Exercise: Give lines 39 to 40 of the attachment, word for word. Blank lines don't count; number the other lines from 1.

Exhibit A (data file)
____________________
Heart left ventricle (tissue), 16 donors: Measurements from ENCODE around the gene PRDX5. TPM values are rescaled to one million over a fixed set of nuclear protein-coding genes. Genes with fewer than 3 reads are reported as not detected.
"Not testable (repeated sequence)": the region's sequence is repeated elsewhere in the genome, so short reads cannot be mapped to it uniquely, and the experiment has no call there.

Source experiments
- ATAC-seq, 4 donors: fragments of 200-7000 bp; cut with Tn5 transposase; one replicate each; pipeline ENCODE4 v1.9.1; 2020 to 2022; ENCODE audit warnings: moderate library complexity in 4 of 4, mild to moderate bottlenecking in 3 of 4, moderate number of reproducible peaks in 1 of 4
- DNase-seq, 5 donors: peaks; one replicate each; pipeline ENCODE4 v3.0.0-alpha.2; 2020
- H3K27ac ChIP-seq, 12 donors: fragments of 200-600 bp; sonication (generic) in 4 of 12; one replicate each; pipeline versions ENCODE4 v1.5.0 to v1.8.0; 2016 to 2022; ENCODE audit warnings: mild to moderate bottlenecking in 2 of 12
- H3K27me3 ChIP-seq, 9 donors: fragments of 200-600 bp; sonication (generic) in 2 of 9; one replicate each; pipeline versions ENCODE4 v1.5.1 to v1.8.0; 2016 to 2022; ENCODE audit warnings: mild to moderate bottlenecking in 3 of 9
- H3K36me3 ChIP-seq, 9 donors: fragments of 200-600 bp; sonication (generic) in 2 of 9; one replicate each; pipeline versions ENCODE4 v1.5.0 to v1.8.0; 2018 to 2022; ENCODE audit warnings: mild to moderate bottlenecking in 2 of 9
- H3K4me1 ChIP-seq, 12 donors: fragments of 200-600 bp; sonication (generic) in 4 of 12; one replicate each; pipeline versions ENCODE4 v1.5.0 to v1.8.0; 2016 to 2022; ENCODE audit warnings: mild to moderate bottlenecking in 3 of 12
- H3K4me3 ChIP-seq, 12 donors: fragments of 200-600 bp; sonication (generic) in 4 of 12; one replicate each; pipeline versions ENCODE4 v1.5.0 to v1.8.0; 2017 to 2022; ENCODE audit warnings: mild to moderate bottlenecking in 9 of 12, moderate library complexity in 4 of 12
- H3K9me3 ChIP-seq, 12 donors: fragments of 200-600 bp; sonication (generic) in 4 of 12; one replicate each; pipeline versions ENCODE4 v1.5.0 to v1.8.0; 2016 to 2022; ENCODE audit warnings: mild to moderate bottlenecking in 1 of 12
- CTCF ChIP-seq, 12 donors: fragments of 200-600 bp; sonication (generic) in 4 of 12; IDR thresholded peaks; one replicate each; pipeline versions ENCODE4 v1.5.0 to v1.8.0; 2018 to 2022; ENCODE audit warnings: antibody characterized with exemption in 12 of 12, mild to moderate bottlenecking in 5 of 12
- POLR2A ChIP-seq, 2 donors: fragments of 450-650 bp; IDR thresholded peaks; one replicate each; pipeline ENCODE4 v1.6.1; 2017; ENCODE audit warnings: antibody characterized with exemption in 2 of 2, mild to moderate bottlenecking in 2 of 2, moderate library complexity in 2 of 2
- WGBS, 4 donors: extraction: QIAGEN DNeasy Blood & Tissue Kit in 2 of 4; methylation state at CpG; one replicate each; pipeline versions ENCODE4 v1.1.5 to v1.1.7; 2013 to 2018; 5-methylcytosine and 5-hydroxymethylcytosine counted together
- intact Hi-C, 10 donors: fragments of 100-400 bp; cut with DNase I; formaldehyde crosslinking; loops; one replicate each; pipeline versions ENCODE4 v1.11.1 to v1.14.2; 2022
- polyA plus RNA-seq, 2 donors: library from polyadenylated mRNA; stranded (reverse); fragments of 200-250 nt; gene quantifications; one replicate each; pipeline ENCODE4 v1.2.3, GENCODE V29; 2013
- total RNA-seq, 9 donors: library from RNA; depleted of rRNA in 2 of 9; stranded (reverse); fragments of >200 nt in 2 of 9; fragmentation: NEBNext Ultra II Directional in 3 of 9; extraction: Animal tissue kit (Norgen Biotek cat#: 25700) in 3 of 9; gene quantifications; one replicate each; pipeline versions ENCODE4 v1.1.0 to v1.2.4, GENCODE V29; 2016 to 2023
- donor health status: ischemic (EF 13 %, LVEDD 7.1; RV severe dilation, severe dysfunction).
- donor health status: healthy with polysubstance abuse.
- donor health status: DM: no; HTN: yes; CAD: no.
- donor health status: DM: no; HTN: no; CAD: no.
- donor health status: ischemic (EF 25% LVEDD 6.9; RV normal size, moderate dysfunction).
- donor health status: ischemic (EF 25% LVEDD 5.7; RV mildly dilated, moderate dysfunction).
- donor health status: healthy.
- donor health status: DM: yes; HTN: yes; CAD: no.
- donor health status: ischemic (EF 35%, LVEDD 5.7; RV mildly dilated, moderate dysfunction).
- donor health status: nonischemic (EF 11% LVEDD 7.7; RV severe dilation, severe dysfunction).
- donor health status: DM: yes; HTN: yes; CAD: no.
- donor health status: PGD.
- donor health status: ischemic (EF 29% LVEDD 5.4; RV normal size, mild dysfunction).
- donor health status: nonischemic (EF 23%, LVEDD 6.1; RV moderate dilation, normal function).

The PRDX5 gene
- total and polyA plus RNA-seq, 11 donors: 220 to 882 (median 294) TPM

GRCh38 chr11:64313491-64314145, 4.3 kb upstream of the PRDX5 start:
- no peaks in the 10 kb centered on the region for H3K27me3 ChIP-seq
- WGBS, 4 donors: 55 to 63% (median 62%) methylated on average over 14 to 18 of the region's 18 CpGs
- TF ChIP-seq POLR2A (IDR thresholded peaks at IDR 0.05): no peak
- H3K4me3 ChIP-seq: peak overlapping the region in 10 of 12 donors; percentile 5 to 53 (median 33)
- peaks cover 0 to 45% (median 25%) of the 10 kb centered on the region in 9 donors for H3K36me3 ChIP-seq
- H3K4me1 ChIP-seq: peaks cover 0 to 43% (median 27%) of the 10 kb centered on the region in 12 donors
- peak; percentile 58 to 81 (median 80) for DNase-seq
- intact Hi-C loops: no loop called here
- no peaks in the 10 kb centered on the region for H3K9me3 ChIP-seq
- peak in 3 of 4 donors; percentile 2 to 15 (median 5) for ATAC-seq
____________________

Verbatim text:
- peaks cover 0 to 45% (median 25%) of the 10 kb centered on the region in 9 donors for H3K36me3 ChIP-seq
- H3K4me1 ChIP-seq: peaks cover 0 to 43% (median 27%) of the 10 kb centered on the region in 12 donors